What ifs revisited…

Posted in history by jrahman on August 15, 2009

My last year’s 15 Aug post formed the basis of a Forum article a few weeks ago.  The big takeaway: we have spent a lot of time imagining our nation when there was nothing inevitable about the way things turned out, but we do have a republic that is up to us to shape.

This year, let’s have some quick fun with what ifs.  What are the big ‘what if’ questions of the 20th century South Asia?

I have read enough Harry Turtledove to know that a great ‘what if’ event has to meet two tests.

• It has to be something that had a reasonable probability of actually happenning ­— there was a high probability that India could have lost the 1983 World Cup, there was not much probability that Bangladesh could have won the 2007 World Cup.

• It has to be something that truly could have changed major events ­— not really much would have happened if India hadn’t won the 1983 World Cup.

Implicit from the two is this corollary: questions like what if partition hadn’t happened? are meaningless.  One has to ask why partition happened?  If one believes it was a historical inevitability, then there is no event that could have happened that would have changed it.  If one traces it to specific factors, then the questions are what if even X or Y had (or had not) happened?

With this in mind, here are my picks, with possible outcomes in italics.

What if:

• Gandhi had not called off the non-coperation movement in the early 1920s?  Partition of South Asia could have been avoided.

• Congress formed a coalition government with Fazlul Huq in Bengal in the late 1930s?  Partition of Bengal could have been avoided.

• Pakistani tribesmen captured Srinagar before the Indian troops arrived in 1947?  India could have ignored Pakistan.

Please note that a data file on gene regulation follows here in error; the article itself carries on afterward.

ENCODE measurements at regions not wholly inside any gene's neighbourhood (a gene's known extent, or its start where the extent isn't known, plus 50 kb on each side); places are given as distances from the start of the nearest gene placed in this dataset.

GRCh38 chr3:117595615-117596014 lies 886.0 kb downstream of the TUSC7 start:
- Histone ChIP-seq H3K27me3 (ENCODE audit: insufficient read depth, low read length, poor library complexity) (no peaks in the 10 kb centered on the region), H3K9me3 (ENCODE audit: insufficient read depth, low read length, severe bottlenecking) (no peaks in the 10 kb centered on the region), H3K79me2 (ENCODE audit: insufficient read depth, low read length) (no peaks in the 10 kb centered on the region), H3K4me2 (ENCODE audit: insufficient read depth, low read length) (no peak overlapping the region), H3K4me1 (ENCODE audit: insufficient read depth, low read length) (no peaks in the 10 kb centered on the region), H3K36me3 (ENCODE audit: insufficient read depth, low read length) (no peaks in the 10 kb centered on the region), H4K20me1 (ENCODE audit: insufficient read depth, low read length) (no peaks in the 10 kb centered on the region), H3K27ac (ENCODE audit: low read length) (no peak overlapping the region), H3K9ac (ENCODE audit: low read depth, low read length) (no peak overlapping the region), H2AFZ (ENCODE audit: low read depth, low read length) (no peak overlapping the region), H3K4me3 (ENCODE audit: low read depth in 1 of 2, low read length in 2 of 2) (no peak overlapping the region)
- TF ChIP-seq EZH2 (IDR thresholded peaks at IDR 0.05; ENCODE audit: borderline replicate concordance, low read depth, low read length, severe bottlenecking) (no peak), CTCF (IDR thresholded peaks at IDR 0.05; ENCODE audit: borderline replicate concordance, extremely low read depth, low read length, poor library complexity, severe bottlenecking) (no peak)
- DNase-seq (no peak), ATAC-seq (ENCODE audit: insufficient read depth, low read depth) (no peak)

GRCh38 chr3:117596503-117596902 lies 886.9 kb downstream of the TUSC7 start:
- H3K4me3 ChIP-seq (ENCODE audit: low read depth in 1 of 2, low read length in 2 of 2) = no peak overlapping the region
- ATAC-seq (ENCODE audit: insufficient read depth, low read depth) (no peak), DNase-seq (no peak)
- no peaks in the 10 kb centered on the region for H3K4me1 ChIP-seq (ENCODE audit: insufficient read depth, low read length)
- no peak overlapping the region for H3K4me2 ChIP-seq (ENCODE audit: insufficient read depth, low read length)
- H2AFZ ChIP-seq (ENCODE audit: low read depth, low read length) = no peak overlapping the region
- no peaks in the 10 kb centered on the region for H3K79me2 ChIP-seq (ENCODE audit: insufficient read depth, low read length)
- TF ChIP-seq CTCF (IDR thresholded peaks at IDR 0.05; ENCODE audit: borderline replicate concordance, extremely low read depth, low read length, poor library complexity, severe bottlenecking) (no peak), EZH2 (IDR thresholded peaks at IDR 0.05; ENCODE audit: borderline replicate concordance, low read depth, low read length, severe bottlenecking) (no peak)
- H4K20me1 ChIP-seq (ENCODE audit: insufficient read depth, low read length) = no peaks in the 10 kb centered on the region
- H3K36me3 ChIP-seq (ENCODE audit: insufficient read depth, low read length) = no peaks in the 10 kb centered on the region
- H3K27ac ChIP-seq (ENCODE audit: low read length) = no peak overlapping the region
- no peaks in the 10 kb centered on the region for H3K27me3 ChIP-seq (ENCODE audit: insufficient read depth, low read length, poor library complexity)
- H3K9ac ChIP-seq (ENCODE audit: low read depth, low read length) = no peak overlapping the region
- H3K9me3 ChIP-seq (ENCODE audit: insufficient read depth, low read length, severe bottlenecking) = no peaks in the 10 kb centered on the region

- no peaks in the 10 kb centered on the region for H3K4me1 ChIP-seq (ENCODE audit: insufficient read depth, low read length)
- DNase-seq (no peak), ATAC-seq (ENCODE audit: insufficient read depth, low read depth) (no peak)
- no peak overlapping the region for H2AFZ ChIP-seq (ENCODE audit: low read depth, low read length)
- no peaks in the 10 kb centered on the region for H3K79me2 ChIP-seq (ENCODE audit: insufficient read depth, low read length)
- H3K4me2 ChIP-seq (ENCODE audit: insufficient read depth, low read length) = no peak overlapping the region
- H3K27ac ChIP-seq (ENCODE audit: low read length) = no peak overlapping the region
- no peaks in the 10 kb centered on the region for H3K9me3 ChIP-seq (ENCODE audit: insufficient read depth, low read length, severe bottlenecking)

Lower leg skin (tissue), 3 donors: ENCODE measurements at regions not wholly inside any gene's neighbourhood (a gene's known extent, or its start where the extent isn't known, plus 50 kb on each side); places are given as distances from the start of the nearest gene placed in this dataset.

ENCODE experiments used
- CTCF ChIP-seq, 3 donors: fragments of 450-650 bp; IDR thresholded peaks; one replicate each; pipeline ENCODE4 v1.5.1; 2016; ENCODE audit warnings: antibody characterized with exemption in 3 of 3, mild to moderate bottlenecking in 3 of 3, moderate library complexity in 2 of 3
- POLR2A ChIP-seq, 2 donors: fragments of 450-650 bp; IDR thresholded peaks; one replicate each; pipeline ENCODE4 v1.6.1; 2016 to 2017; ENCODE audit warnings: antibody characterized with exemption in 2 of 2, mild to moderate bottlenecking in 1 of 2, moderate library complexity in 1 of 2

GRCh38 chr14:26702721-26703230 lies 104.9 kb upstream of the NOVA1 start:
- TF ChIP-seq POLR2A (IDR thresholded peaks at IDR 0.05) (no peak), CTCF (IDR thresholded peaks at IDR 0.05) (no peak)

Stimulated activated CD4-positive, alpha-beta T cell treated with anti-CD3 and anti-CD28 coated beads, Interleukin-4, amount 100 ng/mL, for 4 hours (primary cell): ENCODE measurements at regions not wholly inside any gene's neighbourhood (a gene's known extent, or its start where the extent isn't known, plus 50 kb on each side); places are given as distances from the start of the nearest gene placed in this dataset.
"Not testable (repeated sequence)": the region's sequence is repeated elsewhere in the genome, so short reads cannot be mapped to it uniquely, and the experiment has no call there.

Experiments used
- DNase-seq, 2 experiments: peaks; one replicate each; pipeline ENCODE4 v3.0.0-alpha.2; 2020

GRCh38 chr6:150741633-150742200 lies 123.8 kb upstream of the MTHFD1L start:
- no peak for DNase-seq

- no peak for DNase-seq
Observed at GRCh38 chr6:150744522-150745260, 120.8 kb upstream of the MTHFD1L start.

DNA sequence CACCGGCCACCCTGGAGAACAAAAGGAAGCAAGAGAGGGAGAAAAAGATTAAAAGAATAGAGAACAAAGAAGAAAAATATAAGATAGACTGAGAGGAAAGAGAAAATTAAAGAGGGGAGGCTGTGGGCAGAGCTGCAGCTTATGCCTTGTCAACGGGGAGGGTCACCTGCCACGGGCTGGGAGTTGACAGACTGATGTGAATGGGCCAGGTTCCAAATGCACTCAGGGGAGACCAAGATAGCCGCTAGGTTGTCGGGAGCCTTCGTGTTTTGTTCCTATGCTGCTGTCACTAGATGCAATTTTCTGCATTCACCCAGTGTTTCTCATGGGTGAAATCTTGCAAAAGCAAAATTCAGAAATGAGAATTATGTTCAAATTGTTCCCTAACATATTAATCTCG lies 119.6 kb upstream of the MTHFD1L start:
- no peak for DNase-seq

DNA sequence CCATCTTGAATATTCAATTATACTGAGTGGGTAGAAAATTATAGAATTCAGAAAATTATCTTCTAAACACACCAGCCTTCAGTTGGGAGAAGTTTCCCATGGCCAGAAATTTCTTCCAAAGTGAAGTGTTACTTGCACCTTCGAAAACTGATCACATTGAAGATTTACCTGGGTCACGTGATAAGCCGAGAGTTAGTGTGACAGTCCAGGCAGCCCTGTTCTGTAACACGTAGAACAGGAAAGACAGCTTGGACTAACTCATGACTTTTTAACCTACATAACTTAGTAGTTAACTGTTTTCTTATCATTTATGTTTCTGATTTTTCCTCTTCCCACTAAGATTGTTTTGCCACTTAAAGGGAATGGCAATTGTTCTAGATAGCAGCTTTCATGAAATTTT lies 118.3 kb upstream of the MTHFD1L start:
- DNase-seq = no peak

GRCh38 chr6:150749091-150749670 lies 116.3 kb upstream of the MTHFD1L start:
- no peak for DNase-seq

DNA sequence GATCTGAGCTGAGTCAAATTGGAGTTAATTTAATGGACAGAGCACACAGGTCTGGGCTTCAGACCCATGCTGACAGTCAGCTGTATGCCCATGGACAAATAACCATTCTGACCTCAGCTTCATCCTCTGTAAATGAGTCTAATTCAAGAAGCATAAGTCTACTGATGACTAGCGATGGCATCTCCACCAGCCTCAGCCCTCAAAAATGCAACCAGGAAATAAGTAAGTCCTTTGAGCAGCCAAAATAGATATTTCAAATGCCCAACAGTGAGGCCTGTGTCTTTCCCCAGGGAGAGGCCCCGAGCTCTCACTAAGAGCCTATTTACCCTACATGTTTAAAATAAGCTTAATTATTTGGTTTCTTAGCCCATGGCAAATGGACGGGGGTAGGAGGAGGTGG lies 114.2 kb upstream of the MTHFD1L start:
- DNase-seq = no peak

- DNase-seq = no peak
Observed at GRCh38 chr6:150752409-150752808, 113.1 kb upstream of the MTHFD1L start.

• Morarji Desai became the Prime Minister of India in the 1960s?  India could have avoided the Hindu rate of growth.

• Sheikh Mujibur Rahman was executed by the Pakistan Army in 1971?  Maoists could have captured power in Bangladesh, exporting revolution to the neighbours.

• Rao-Singh reforms had not been introduced?  India could have reverted to the Hindu rate of growth.

• India had not nuclearised in 1998?  Pakistan could have continued proliferation without scrutiny, leading to all sorts of nasty events in the post 9-11 environment.

Well, fun as they may be to wonder about, none of these happened.  At the time of partition, life expectancy at birth was around 37 years in our part of the world.  That is, most of the real midnight’s children are long gone. I am sure the generation in this video will write a better future.

7 Responses

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  1. Udayan said, on August 15, 2009 at 10:27 pm

    I think I suggested some last year as well. What a dangerous tradition for Swadhinata Divas. Here are some new ideas:

    1. Suhrawardy decides to stay on in India after his experimental “it doesn’t look like I’m ever going to make it in Pakistan after all but regardless I’m going to safeguard my property” phase in Kolkata 1947-8. Awami League never emerges. Indian Bengali Muslims become power brokers in Delhi.

    2. Fazlul Haq dies in Kolkata during his 1955 visit, and the last thing people remember about him is his speech at Dum Dum airport, “ami kono Hindustan-Pakistan mani na, ei shimana ami mani na, ami bangali …”

    3. India pre-emptively invades Tibet in 1948 while China is in chaos

    4. NWFP exerts its then more pro-India position and India has a border with Afghanistan, and a huge Pashtun population ….

    5. Radcliffe grants India access to it’s eastern most state of Chittgong Hill Tracts through a corridor to the ocean. When Muslims complain, it is pointed out that they have Murshidabad and Purnea.

    6. Radcliffe grants East Pakistan the city of Calcutta as its capital. Howrah is Benapole. Urdu-speaking Muslims are the elite of East Pakistan and, bolstered by the new population of Bihari and UP Muslims pouring into the city along with exodus of Bengali Hindus, demand that their city become the capital of Pakistan instead of the tiny fishing port of Karachi. Bengali Hindus bond with the Sindhis in independent India.